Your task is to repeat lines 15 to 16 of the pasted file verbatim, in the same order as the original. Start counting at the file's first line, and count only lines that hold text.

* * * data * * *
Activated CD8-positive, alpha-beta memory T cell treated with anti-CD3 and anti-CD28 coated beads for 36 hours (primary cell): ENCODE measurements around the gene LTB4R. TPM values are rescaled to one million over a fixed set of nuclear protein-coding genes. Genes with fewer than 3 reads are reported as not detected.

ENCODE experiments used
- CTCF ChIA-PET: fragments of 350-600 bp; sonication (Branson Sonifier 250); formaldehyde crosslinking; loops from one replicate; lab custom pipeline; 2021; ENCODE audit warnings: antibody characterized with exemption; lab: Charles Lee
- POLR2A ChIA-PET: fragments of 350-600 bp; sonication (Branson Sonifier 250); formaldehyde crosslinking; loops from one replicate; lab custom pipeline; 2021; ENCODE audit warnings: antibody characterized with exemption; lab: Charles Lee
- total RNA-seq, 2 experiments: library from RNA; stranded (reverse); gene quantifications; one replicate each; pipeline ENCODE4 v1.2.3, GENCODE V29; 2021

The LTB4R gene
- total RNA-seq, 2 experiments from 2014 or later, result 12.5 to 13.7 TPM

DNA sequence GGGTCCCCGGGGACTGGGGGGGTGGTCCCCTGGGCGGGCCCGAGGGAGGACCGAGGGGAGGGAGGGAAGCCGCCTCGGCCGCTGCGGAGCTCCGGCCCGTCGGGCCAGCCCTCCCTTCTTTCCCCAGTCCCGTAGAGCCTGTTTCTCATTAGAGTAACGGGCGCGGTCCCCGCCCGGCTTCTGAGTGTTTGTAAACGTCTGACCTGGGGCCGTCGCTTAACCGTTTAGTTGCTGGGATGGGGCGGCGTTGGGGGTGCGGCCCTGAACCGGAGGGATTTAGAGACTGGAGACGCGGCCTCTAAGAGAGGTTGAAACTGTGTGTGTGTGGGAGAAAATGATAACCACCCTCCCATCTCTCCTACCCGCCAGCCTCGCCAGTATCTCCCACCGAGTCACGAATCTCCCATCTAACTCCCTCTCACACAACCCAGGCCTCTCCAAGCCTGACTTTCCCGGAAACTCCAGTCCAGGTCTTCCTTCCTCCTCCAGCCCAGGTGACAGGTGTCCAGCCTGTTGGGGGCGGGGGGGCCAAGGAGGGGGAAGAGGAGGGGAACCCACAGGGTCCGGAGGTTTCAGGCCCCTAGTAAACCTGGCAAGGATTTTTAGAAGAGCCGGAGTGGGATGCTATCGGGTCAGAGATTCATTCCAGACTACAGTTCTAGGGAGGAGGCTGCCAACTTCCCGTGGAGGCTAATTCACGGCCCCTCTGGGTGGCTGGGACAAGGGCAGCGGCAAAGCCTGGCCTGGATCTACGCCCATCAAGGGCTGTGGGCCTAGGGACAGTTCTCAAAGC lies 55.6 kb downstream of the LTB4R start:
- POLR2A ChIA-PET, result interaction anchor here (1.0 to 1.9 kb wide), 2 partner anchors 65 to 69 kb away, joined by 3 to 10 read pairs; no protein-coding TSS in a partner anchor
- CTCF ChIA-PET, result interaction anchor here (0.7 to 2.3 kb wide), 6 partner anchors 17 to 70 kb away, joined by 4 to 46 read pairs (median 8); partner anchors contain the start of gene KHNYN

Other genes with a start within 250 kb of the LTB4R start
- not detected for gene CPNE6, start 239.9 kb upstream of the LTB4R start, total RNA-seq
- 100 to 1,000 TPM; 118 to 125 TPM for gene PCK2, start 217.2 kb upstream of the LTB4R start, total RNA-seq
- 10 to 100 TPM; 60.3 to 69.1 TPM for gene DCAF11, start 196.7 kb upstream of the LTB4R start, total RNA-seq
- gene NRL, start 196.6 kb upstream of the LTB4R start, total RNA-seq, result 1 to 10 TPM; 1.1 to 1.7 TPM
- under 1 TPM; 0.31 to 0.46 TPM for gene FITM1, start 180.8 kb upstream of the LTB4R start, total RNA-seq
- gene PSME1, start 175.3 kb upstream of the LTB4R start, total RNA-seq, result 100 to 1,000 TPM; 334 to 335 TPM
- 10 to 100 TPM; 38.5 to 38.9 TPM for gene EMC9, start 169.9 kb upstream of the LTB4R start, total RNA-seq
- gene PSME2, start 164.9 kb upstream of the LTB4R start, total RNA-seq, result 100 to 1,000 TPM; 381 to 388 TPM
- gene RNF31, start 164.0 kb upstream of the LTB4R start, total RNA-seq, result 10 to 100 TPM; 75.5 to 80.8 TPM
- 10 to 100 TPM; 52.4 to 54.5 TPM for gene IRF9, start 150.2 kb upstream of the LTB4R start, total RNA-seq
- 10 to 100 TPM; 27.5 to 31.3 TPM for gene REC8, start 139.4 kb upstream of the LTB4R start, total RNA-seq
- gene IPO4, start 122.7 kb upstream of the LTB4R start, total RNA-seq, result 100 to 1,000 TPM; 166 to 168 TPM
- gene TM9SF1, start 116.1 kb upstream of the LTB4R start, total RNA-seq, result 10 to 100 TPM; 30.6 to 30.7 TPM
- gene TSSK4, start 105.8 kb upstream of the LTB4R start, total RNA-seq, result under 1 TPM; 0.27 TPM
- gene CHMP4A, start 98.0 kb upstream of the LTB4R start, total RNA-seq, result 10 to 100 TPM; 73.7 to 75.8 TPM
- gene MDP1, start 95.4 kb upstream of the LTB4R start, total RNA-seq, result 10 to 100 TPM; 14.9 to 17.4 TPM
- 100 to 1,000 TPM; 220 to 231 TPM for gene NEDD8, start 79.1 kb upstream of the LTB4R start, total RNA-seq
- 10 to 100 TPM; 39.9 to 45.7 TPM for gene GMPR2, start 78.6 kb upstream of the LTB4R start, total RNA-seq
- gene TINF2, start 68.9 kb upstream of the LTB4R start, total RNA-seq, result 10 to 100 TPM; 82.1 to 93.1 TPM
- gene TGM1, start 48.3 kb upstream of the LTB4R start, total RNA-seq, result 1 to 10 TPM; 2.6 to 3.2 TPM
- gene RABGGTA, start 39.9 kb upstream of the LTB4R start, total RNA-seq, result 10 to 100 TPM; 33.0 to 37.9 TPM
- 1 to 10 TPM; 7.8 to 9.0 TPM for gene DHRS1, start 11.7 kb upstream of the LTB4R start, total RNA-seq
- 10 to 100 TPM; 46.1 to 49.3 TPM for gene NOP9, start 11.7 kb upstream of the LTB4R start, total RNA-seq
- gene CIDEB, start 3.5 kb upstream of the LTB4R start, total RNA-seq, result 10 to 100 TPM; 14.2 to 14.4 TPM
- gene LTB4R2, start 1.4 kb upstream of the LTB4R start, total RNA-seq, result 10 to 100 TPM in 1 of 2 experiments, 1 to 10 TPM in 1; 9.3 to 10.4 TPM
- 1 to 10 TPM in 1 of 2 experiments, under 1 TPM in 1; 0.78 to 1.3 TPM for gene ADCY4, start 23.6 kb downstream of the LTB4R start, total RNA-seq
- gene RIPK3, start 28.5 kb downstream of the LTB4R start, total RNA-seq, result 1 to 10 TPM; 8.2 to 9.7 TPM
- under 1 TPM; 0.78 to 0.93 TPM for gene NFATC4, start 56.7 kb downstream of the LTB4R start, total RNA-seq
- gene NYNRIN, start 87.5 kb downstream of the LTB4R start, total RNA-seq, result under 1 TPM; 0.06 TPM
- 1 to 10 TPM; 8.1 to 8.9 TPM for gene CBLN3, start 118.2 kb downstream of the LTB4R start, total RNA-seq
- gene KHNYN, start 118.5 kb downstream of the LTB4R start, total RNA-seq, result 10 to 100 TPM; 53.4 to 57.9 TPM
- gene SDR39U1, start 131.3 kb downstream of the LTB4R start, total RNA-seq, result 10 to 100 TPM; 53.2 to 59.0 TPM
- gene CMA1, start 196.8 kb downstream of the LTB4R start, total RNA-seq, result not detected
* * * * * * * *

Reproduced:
- gene NRL, start 196.6 kb upstream of the LTB4R start, total RNA-seq, result 1 to 10 TPM; 1.1 to 1.7 TPM
- under 1 TPM; 0.31 to 0.46 TPM for gene FITM1, start 180.8 kb upstream of the LTB4R start, total RNA-seq